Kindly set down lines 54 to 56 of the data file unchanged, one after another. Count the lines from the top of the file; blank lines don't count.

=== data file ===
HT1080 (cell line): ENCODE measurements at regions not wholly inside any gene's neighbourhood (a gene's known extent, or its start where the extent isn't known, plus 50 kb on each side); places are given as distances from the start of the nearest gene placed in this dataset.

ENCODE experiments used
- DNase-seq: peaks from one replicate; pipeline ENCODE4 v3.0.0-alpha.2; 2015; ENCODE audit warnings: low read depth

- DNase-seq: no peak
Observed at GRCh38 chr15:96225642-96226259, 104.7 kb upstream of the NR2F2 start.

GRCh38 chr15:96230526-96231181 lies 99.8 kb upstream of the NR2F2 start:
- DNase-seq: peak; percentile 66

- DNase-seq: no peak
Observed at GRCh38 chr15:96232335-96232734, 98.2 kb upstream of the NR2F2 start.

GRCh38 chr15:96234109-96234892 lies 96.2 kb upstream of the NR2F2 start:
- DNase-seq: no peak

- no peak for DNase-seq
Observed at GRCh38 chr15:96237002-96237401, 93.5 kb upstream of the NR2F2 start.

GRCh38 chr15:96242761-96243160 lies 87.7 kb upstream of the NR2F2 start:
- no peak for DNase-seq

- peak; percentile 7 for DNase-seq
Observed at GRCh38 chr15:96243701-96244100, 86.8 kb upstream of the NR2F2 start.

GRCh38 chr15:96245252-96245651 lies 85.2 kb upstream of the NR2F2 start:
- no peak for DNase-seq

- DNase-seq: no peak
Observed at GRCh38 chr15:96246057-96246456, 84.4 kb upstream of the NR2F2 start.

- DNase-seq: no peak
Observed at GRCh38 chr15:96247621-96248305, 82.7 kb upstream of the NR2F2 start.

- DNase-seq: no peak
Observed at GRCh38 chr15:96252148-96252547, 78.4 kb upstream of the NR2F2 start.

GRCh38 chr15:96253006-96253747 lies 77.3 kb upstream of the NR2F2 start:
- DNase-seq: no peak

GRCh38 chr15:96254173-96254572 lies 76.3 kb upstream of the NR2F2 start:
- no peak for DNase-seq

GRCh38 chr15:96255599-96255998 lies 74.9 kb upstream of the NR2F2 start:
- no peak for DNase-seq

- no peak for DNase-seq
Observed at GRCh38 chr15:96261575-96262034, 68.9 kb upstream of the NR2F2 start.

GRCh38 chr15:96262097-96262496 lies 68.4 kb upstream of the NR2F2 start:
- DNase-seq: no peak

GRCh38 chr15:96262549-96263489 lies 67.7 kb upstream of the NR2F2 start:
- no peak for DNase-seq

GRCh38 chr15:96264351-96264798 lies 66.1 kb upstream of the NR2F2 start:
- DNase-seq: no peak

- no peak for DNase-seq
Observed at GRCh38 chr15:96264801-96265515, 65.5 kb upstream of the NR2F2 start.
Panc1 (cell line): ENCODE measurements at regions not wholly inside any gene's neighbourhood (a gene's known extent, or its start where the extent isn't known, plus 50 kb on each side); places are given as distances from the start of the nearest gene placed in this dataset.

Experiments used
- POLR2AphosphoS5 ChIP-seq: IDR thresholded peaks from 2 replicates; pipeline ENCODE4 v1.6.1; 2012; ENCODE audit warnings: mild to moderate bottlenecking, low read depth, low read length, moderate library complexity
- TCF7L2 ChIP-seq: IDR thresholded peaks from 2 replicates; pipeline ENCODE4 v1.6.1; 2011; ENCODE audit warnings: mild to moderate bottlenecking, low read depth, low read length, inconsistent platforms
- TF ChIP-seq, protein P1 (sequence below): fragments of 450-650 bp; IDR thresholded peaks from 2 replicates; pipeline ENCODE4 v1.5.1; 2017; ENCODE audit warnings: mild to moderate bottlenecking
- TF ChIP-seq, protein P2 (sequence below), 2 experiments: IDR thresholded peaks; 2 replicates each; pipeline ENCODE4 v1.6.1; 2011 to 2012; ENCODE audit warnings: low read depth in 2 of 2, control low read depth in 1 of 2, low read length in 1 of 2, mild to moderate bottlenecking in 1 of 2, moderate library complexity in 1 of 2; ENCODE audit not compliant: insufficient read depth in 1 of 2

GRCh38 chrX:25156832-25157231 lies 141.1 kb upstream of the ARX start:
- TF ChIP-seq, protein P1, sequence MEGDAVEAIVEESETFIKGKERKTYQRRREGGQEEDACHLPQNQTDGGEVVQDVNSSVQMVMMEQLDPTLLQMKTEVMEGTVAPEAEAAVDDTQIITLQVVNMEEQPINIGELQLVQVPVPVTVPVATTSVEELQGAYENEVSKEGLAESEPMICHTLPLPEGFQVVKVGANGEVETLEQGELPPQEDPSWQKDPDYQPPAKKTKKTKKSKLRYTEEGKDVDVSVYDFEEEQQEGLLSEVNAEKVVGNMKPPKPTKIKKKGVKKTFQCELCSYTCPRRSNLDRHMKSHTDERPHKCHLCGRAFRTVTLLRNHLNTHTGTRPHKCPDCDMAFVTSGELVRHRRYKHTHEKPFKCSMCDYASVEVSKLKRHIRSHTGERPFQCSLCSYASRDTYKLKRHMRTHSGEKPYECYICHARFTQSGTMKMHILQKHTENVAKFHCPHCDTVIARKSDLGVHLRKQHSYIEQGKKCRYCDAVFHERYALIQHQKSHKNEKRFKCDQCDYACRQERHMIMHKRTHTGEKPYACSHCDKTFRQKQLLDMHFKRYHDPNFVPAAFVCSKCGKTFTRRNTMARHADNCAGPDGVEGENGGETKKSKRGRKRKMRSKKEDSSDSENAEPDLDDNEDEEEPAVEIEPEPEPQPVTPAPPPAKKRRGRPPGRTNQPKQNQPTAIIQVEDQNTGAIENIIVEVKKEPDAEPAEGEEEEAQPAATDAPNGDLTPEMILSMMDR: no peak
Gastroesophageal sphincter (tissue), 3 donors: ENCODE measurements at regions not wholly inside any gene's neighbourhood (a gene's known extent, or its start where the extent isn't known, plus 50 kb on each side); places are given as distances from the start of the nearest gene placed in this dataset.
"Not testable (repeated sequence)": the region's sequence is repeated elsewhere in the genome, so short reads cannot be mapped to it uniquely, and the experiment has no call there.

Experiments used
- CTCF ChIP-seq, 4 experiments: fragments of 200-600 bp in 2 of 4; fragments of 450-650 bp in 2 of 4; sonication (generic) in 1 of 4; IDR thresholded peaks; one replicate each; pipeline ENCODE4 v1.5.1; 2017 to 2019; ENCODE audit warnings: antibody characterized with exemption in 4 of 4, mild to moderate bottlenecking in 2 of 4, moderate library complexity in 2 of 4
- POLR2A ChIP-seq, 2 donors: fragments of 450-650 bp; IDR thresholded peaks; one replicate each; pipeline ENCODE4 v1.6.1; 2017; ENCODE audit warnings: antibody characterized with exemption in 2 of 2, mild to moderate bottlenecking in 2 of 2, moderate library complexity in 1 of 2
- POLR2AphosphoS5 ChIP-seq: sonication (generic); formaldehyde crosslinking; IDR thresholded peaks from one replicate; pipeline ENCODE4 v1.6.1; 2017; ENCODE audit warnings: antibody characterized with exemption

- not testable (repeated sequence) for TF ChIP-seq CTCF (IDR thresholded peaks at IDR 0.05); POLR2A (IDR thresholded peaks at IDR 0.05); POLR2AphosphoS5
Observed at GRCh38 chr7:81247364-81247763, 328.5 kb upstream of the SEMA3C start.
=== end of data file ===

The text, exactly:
- POLR2A ChIP-seq, 2 donors: fragments of 450-650 bp; IDR thresholded peaks; one replicate each; pipeline ENCODE4 v1.6.1; 2017; ENCODE audit warnings: antibody characterized with exemption in 2 of 2, mild to moderate bottlenecking in 2 of 2, moderate library complexity in 1 of 2
- POLR2AphosphoS5 ChIP-seq: sonication (generic); formaldehyde crosslinking; IDR thresholded peaks from one replicate; pipeline ENCODE4 v1.6.1; 2017; ENCODE audit warnings: antibody characterized with exemption

- not testable (repeated sequence) for TF ChIP-seq CTCF (IDR thresholded peaks at IDR 0.05); POLR2A (IDR thresholded peaks at IDR 0.05); POLR2AphosphoS5